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The Importance of Ritual In Our Lives

I recently came across an article in Yoga Journal that I thought really conveyed the message about why ritual can play such an important role in our lives. You can read it here:

The author notes that “spiritual traditions involve some form of inner and/or outer ritual. Why? Because a ritual returns you to what matters. The very act of beginning a ritual puts us in a state of mind where we can break with the routine patterns of the mundane and remember the sacred.”

I totally agree. Particularly now, when the days seem to blur together and many of us are at home much more than ever before, having a way to change things up and connect with something greater sounds quite appealing.

The fullness of the experience of ritual lies in the intent behind it. When we do anything with intention, it amplifies the impact of the action. In the linked article, the author suggests some simple ways to add ritual to your day.

Make mealtime special. Dinner, or any meal, can be made into a sacred ritual by unplugging the phone, turning off the computer, and laying down a place mat. Light candles or a say a prayer of gratitude for the food before you. It helps to have a general time when the meal starts each day, as this conditions the mind (and the digestive system) to tune into being present.

Ritualize your yoga practice. Having a special spot where you do yoga and meditation helps create a ritualistic element to your daily practice. Before you begin, energetically clear the space by burning sage, lighting a candle, or saying a prayer. It could even be as simple an act as putting the dog outside so you can practice uninterrupted.

Try a bedtime practice. The ancient yogis used the energy of going to sleep as a way of preparing for death itself. While we don’t need to go that far to make a ritual of preparing for bed, you can move more deeply into rest by creating a ritual that makes you feel safe and sweet. (If you have small children, you probably already do this with songs, bedtimes stories, or prayers.) Try this for yourself: Rub sesame oil on your feet and cover them with socks. Lay down, close your eyes, and mentally travel backward through your day in intervals of 30 minutes until you reach the moment you woke up, trying to stay aware of any undigested thoughts and feelings. Simply let the thoughts and feelings arise with a sense of observation and non-attachment. Then let them each go into the flame of your loving, present attention. This helps you move into sleep with a “digested” mind.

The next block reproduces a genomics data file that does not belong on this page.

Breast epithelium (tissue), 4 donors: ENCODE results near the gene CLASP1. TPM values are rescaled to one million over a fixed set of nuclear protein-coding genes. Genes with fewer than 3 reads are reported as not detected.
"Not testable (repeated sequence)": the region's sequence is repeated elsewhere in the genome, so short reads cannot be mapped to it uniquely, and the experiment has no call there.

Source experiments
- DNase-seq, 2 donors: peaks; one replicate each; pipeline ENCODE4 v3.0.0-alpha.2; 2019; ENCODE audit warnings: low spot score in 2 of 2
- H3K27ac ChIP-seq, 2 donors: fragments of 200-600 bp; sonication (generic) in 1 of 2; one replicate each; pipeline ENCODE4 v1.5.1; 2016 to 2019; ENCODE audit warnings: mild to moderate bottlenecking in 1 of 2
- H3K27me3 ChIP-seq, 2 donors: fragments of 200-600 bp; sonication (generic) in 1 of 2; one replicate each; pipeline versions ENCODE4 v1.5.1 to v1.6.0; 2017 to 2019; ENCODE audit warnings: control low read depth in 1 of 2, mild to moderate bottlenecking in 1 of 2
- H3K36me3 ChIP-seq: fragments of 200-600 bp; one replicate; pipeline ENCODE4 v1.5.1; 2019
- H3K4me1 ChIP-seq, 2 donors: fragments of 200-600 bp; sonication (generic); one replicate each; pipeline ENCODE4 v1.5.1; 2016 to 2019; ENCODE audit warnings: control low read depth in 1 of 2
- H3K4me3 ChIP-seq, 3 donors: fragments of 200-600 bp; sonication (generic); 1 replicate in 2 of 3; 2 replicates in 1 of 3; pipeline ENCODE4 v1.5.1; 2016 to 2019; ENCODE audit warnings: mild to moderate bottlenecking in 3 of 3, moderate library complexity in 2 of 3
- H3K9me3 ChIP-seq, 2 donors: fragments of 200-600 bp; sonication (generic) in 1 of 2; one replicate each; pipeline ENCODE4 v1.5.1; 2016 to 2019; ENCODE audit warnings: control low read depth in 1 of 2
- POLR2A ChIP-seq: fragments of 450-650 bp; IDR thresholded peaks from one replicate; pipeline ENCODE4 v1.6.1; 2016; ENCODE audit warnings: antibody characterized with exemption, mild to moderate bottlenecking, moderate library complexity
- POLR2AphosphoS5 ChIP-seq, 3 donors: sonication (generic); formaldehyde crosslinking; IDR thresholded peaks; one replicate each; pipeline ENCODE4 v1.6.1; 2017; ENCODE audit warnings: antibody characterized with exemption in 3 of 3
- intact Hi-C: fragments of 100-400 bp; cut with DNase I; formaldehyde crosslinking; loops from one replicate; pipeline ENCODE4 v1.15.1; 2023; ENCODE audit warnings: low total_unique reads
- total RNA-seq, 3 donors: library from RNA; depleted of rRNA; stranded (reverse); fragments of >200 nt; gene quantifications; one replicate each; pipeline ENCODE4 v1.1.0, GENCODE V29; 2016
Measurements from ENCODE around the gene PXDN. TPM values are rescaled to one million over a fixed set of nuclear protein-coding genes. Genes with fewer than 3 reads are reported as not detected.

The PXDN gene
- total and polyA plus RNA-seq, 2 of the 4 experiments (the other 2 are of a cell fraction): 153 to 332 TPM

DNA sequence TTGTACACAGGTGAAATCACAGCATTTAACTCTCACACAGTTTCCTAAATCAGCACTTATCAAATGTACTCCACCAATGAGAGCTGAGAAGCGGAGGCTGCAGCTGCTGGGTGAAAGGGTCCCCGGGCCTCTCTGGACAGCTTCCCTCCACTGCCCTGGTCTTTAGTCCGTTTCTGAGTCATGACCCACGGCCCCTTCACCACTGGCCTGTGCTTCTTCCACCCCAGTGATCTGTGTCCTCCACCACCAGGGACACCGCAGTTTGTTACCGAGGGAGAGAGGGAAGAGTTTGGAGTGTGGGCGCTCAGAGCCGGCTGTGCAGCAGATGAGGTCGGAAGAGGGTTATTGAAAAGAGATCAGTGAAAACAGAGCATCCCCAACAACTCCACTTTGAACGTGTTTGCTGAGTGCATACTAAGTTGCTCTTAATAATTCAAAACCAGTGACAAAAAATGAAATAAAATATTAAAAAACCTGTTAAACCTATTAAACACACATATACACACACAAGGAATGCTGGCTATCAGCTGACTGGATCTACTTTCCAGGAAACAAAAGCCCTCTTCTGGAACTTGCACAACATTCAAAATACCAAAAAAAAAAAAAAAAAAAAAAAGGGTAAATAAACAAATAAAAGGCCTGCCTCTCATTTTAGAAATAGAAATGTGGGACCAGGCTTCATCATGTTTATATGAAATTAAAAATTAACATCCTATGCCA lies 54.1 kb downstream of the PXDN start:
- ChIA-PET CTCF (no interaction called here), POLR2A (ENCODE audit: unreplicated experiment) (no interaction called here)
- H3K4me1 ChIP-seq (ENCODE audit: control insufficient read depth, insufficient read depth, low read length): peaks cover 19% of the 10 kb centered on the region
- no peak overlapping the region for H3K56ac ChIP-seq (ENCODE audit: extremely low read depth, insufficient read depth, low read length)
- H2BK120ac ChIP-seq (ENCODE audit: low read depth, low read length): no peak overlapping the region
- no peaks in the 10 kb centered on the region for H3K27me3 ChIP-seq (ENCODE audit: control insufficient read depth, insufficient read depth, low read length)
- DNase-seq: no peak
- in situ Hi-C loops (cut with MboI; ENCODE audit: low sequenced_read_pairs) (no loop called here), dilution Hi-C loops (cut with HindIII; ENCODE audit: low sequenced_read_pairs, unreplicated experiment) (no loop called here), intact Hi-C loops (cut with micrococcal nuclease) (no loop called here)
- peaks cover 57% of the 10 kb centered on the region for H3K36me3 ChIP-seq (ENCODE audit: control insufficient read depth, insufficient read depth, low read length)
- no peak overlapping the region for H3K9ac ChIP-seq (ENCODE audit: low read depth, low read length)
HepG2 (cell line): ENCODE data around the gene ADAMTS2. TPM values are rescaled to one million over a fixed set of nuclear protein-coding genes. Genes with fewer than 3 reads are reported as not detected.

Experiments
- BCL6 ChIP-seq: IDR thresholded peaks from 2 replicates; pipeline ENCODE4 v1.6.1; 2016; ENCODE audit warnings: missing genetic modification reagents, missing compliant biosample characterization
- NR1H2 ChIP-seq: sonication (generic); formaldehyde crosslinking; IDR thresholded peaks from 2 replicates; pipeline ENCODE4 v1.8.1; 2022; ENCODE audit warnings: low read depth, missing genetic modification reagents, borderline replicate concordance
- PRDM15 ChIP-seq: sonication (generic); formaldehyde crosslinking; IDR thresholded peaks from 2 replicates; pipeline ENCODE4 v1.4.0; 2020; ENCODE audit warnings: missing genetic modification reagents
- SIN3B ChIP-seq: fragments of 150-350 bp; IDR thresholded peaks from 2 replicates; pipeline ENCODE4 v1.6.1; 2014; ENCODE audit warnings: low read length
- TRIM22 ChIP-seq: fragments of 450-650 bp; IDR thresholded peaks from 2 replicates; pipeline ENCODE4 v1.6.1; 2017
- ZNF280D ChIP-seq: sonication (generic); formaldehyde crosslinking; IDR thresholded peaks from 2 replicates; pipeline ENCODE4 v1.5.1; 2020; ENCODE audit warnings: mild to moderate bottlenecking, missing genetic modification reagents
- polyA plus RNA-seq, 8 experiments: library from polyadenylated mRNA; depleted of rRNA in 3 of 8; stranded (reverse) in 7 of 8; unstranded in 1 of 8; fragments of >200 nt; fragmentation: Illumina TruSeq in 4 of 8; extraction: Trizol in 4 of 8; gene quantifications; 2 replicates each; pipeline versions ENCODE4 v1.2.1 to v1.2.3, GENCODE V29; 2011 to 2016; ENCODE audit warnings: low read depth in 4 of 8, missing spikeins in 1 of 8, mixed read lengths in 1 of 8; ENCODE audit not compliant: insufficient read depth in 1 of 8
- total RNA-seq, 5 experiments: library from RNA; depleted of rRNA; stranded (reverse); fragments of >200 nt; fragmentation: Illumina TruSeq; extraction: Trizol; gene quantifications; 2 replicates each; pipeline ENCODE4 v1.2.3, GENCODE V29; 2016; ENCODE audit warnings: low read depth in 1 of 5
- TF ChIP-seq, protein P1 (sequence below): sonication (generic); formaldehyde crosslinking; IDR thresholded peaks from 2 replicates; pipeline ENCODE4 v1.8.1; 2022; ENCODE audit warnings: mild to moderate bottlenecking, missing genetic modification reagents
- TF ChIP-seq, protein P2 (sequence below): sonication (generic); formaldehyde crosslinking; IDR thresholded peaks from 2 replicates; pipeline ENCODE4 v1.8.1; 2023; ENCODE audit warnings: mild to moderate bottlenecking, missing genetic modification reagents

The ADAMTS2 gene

Let the mundane be sacred. Even something as seemingly tedious as feeding the cat can be an important ritual. Use this moment to feel your connection and responsibility to these little creatures, and your gratitude for their company in your life.

Anoint your body. Celebrate your body by creating a bath ritual of anointing it with nourishing oils and meaningful symbols. Massage your body with warmed organic oil (grapeseed, jojoba, or almond work nicely) spiced with a few drops of your favorite essential oil. Sink into a hot tubful of water, close your eyes, and soak. Mentally scan your body, part by part. Imagine placing a tiny ritual offering at the doorway of each of your body parts. For example, see a golden flame in your brain. Imagine a white rose petal at each eye. Taste a drop of honey on the tongue. Smell the smoke of sandalwood at your throat. Use your imagination and intuition. Keep going until you have filled your entire body with ritual offerings. Consider yourself anointed.

Join us at SWC on March 27th for Ritual and Grace--A Practice of Reflection, where we will explore how to use ritual in our lives, as well as meditation and prayer.

We can’t wait to welcome you!

With love and light,


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